UPDATED: To add The Martian by Andy Weir to the book, which I read after writing this (but still during 2014)
This post is inspired by a similar one written by Samanta Stein. I received a Tablet for Christmas 2013 on which I have the Kindle App which saw the amount of books I got through in 2014 rocket. There are so many books that I have read as result of this kind gift. Below are some that I enjoyed the most.
1. Kindred Octavia E. Butler
Published in 2004, this book tells the story of Dana, a 20th century African-American woman is mysteriously thrust back and forth in time between her world and the world of her ancestors in the 19th century. She seems to be tied to one ancestor in particular: Rufus, the white son of a slave-owning family. The book follows her struggle dealing with the utterly alien world of Rufus’ slaveowning culture and follows the utterly complex emotions of both the main characters and all of those whom Dana comes into contact with.
I could not put this book down and found myself distracted by it in between reading sessions. Other books by Butler are now on my to-read list.
2. The Martian Andy Weir
Mark Watney is the most famous man on Earth, but the problem is that he isn’t on Earth. A team working on Mars is surprised by a dust storm. One of the team (Mark) is lost with a hole in his suit, the others told to evacuate. Leaving him behind, he wakes up later to discover his situation. His team think him dead, NASA think he’s dead. He’s on his own… until he isn’t and there’s a race against time to get off of the planet before his resources run out.
This book is hilarious and touching and geeky and I read it one go. I went without sleep just so that I could finish it and find out what happens to the genuinely likeable main character. This quote in the book struck me:
‘…they did it because every human being has a basic instinct to help each other out. It might not seem that way sometimes, but it’s true. If a hiker gets lost in the mountains, people will coordinate a search. If a train crashes, people will line up to give blood. If an earthquake levels a city, people all over the world will send emergency supplies. This is so fundamentally human that it’s found in every culture without exception. Yes, there are assholes who just don’t care, but they’re massively outnumbered by the people who do.’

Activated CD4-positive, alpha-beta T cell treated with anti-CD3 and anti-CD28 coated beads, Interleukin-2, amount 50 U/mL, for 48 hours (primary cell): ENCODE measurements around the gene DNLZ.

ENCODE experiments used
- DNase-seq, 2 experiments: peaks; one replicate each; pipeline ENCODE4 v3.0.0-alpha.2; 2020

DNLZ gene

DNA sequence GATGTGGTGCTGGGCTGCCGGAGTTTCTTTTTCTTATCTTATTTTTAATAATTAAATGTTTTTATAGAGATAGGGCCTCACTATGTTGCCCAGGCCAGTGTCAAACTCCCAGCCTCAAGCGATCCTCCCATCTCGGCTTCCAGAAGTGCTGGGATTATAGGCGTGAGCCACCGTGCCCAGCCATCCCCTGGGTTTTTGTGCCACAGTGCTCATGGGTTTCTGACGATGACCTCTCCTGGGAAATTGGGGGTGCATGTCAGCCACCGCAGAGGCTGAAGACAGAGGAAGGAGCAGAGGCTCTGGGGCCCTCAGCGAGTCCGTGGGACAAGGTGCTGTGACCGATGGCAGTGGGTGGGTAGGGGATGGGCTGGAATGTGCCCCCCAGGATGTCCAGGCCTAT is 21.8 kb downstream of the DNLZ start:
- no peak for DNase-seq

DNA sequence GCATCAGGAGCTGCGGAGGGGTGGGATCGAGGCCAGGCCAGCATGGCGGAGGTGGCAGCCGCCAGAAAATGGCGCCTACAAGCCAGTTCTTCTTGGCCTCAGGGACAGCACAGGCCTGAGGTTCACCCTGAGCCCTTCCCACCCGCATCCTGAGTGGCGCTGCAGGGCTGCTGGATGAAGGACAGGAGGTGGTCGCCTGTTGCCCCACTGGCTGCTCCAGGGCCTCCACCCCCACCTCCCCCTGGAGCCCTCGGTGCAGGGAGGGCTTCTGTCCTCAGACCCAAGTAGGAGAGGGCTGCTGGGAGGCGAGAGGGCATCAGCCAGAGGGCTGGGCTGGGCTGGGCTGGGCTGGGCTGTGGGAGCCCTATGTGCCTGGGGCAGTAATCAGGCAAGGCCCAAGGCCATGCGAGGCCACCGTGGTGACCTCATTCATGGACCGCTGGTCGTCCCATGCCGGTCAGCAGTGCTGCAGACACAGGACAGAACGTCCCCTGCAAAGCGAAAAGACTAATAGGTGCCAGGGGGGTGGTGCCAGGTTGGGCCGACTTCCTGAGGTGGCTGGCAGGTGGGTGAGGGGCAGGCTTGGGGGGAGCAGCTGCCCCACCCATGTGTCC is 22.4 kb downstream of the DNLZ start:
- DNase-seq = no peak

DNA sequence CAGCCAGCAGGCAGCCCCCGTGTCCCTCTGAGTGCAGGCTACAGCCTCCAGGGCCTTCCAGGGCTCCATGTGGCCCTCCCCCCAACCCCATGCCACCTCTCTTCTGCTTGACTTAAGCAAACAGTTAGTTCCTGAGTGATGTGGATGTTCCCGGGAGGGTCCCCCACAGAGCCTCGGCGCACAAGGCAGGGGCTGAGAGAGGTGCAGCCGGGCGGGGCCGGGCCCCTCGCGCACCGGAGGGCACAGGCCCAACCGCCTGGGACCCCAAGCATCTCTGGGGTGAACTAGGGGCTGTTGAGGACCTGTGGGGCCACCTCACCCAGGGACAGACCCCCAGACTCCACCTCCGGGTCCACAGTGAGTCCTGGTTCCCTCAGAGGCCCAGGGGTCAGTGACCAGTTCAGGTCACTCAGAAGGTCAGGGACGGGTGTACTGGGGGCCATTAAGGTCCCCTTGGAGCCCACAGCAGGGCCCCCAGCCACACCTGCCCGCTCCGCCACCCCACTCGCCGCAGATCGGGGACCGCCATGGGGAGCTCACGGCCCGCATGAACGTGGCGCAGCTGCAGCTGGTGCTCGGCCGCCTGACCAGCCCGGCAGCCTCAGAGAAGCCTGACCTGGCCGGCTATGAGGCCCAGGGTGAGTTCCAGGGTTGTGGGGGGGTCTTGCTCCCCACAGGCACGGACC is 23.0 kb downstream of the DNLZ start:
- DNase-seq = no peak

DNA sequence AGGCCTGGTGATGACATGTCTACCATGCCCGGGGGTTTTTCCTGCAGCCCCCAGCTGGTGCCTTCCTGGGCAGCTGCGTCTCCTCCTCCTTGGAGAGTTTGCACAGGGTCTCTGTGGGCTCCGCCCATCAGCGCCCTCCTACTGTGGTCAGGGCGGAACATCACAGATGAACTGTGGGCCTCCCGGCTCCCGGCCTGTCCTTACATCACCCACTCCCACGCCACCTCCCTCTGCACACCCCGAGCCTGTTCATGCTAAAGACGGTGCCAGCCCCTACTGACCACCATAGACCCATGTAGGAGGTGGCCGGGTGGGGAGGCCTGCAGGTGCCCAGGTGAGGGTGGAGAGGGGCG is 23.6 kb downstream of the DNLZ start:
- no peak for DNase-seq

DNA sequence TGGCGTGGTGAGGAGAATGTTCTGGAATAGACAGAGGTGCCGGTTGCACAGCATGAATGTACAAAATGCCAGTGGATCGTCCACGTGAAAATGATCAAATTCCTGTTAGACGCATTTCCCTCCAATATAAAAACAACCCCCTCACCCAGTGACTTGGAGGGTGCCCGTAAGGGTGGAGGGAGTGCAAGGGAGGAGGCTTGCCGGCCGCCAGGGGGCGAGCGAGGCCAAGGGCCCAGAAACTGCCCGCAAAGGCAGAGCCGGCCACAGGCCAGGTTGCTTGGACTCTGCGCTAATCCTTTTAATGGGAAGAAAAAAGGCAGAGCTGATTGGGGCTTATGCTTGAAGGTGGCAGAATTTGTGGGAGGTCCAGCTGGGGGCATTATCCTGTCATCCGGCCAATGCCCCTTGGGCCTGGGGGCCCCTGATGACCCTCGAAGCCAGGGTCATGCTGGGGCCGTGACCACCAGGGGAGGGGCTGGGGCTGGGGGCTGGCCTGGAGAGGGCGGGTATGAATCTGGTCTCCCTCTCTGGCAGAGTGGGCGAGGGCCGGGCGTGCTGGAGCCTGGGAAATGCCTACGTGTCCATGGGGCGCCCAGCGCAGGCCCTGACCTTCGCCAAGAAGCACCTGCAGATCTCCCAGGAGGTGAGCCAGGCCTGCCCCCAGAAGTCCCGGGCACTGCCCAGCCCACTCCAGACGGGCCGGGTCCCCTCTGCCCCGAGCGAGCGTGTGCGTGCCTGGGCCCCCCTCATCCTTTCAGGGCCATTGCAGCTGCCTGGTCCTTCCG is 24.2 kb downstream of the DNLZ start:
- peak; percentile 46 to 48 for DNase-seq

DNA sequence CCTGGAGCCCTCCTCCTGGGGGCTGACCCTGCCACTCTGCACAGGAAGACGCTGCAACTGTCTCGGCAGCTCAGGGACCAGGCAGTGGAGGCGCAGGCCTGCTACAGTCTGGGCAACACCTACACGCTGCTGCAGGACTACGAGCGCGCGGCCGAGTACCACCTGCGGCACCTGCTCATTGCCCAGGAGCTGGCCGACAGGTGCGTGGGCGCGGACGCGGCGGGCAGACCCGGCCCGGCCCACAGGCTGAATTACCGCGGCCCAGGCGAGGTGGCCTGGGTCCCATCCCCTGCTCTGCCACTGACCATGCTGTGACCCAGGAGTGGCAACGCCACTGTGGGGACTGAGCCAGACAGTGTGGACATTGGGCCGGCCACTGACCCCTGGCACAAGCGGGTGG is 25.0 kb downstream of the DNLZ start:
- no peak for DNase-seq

Buy this book because you will not regret it.
3. A Calculated Life Anne Charnock
Jayna is a genetically-engineered simulant designed to have amazing analysis and deduction abilities. Simulants are “grown” rather than raised, they arrive fully-adult, with only rudimentary social skills and experiences. Though highly-valued, they are not self-determining beings: they are owned by The Constructor, who leases their skills out for huge fees but Jayna’s generation has been augmented with more sensory capability than previous generations which seems to be causing glitches in some models with reports starting to circulate of simulants who deviate from accepted norms. The result is being sent back to The Constructor for reprogramming — erasing their previous lives. Death.
This is a really interesting story about the sense of self, free will and the consequences of challenging The System. It’s a slow burner but totally worth sticking with.
4. Under The Skin Michel Faber
I wish I could re-read this as a new book again. I have yet to see the film (which a colleague told me is quite different from the book) but it was the press surrounding the film that led me to the book. Straight away I was thrown into rainy Scotland with its rugged mountains where Isserley scouts the Highlands in her car in search of well-proportioned male hitch-hikers for a fate that slowly unfolds as you read on.
This is a strange, dark and disturbing book and I loved it from start to finish. There is some deep contemplativeness that happens with characters who observe the planet around them and long to belong.
5. Station Eleven Emily St John Madel
A lethal flu pandemic wipes out 99% of the population and survivors create settlements, often in airport buildings or old shops, petrol stations, schools and so on, joining together to try to create a new world. Some things remain, there is still music and literature, and the book follows the Travelling Symphony – a group of artists who travel from settlement to settlement, putting on the plays of and accompanying these with music.
There are other characters too, and we hop back and forth through time to explore their stories both post and pre pandemic. Each story reveals to be a thread that connects into a bigger woven tale. It is an utterly captivating book with a real down-t0-earth feeling throughout where characters are trying to make sense of their place in the world and the meaning of life.
6. The Unlikely Pilgrimage of Harold Fry Rachel Joyce
Surprisingly not a sci-fi or science fiction book (I see an unexpected pattern in the list above, I guess I have a favourite genre.) In February The Bookshop Band – who are incredible, by the way – did a concert where I work and the author, Rachel Joyce appeared with them as they performed songs inspired by her books The Unlikely Pilgrimage of Harold Fry and Perfect. Now, Perfect is in my to-read list, but The Unlikely Pilgrimage of Harold Fry almost moved me to tears on several occasions.
Harold receives a letter from an old colleague informing him that she has been diagnosed with terminal cancer. What starts as a trip to the nearest post-box to send a letter expressing his condolences turns into an epic and difficult journey across the country to visit her before it is too late. This story acted as a reminder that time is too precious to waste on regrets.
By the way, if you’ve not heard of The Bookshop Band before you should check them out. They write original songs inspired by books. Here is a song they wrote that was inspired by The Teleportation Incident. They’ve sold out the Concert Hall I work in twice so far.